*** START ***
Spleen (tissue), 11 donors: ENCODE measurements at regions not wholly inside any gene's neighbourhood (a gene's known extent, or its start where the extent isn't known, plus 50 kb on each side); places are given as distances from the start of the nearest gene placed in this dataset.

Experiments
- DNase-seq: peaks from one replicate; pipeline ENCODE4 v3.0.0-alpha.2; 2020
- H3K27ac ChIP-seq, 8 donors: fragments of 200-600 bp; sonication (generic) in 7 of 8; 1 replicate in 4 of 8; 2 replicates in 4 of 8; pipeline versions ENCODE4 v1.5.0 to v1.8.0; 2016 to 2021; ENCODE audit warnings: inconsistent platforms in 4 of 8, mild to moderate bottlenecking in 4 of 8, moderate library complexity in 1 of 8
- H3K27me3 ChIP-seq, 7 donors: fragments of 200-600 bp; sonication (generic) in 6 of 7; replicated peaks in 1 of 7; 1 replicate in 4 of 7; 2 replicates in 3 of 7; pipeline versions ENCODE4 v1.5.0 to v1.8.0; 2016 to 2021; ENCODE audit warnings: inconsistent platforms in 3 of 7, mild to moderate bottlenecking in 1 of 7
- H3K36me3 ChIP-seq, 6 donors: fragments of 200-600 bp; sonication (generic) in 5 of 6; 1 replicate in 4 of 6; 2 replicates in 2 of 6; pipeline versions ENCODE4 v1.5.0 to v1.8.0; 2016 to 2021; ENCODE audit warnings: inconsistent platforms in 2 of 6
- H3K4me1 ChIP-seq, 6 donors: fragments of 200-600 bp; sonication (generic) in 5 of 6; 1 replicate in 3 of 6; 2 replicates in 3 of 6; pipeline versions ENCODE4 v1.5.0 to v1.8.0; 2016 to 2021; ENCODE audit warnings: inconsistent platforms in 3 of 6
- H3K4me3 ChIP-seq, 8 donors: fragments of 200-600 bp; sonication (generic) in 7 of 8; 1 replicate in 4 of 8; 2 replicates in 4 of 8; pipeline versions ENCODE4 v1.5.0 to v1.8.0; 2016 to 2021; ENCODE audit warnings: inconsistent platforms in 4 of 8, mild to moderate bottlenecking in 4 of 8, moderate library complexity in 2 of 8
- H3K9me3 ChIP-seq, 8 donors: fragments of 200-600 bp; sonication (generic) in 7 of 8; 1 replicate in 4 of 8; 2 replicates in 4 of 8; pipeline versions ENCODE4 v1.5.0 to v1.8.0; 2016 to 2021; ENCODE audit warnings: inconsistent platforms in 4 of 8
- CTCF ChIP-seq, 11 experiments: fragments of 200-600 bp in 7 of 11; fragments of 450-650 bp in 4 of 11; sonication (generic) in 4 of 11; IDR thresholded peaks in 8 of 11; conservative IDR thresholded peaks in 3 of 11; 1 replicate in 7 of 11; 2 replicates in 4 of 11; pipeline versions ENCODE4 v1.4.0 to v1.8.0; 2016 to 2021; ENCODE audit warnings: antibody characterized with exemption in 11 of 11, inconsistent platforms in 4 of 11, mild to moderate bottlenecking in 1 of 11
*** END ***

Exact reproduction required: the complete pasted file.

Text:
Spleen (tissue), 11 donors: ENCODE measurements at regions not wholly inside any gene's neighbourhood (a gene's known extent, or its start where the extent isn't known, plus 50 kb on each side); places are given as distances from the start of the nearest gene placed in this dataset.

Experiments
- DNase-seq: peaks from one replicate; pipeline ENCODE4 v3.0.0-alpha.2; 2020
- H3K27ac ChIP-seq, 8 donors: fragments of 200-600 bp; sonication (generic) in 7 of 8; 1 replicate in 4 of 8; 2 replicates in 4 of 8; pipeline versions ENCODE4 v1.5.0 to v1.8.0; 2016 to 2021; ENCODE audit warnings: inconsistent platforms in 4 of 8, mild to moderate bottlenecking in 4 of 8, moderate library complexity in 1 of 8
- H3K27me3 ChIP-seq, 7 donors: fragments of 200-600 bp; sonication (generic) in 6 of 7; replicated peaks in 1 of 7; 1 replicate in 4 of 7; 2 replicates in 3 of 7; pipeline versions ENCODE4 v1.5.0 to v1.8.0; 2016 to 2021; ENCODE audit warnings: inconsistent platforms in 3 of 7, mild to moderate bottlenecking in 1 of 7
- H3K36me3 ChIP-seq, 6 donors: fragments of 200-600 bp; sonication (generic) in 5 of 6; 1 replicate in 4 of 6; 2 replicates in 2 of 6; pipeline versions ENCODE4 v1.5.0 to v1.8.0; 2016 to 2021; ENCODE audit warnings: inconsistent platforms in 2 of 6
- H3K4me1 ChIP-seq, 6 donors: fragments of 200-600 bp; sonication (generic) in 5 of 6; 1 replicate in 3 of 6; 2 replicates in 3 of 6; pipeline versions ENCODE4 v1.5.0 to v1.8.0; 2016 to 2021; ENCODE audit warnings: inconsistent platforms in 3 of 6
- H3K4me3 ChIP-seq, 8 donors: fragments of 200-600 bp; sonication (generic) in 7 of 8; 1 replicate in 4 of 8; 2 replicates in 4 of 8; pipeline versions ENCODE4 v1.5.0 to v1.8.0; 2016 to 2021; ENCODE audit warnings: inconsistent platforms in 4 of 8, mild to moderate bottlenecking in 4 of 8, moderate library complexity in 2 of 8
- H3K9me3 ChIP-seq, 8 donors: fragments of 200-600 bp; sonication (generic) in 7 of 8; 1 replicate in 4 of 8; 2 replicates in 4 of 8; pipeline versions ENCODE4 v1.5.0 to v1.8.0; 2016 to 2021; ENCODE audit warnings: inconsistent platforms in 4 of 8
- CTCF ChIP-seq, 11 experiments: fragments of 200-600 bp in 7 of 11; fragments of 450-650 bp in 4 of 11; sonication (generic) in 4 of 11; IDR thresholded peaks in 8 of 11; conservative IDR thresholded peaks in 3 of 11; 1 replicate in 7 of 11; 2 replicates in 4 of 11; pipeline versions ENCODE4 v1.4.0 to v1.8.0; 2016 to 2021; ENCODE audit warnings: antibody characterized with exemption in 11 of 11, inconsistent platforms in 4 of 11, mild to moderate bottlenecking in 1 of 11